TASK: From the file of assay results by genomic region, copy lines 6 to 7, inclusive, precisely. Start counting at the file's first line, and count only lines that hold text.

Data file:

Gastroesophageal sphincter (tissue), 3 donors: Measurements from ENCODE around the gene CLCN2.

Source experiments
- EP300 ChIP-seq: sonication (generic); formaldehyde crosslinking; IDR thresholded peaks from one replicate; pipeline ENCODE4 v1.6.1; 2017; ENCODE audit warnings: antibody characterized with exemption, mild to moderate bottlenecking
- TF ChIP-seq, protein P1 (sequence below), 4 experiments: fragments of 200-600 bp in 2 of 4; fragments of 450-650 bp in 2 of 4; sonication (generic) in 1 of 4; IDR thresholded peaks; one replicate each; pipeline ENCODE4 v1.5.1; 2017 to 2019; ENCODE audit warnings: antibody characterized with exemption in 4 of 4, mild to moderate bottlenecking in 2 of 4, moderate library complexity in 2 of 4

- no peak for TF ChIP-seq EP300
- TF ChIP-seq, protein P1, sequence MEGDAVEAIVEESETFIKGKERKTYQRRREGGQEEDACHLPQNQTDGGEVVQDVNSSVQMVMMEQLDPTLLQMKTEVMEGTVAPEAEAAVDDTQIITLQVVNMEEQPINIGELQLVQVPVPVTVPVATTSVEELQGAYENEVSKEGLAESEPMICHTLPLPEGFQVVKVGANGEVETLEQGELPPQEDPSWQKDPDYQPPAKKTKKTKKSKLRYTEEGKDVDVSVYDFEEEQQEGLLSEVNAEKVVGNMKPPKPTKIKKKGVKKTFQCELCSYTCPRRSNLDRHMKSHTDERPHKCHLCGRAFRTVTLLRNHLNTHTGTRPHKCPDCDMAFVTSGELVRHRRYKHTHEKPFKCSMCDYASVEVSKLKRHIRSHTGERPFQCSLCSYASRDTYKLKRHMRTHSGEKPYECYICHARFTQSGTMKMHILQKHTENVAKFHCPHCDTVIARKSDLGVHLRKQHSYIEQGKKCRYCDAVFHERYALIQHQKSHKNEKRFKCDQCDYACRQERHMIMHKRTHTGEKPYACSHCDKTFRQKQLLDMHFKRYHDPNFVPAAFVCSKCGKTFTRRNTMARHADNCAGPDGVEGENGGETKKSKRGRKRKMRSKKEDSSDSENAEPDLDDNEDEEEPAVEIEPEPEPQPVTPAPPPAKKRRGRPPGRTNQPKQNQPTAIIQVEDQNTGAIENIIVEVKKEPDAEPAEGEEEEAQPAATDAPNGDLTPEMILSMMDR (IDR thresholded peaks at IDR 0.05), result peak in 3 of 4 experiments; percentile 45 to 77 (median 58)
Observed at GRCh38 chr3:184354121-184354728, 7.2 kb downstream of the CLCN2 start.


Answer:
- TF ChIP-seq, protein P1, sequence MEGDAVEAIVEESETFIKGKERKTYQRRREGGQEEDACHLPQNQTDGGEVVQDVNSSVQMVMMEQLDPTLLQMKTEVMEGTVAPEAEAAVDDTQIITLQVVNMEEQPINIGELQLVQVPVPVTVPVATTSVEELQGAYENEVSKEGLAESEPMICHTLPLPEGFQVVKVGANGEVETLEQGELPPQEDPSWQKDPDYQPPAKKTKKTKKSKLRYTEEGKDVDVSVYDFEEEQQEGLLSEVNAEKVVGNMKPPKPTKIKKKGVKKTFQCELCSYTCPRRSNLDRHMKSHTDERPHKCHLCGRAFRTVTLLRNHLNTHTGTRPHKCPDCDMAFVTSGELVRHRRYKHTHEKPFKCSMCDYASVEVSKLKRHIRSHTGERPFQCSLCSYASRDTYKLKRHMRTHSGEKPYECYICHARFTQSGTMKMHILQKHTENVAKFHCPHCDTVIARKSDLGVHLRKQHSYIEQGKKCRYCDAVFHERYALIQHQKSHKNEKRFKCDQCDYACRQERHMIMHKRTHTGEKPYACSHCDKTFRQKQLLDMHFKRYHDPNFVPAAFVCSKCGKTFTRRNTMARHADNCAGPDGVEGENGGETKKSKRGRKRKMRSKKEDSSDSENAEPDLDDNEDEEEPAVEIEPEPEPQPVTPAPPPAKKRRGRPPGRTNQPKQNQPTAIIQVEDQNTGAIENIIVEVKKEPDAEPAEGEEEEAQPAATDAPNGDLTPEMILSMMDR (IDR thresholded peaks at IDR 0.05), result peak in 3 of 4 experiments; percentile 45 to 77 (median 58)
Observed at GRCh38 chr3:184354121-184354728, 7.2 kb downstream of the CLCN2 start.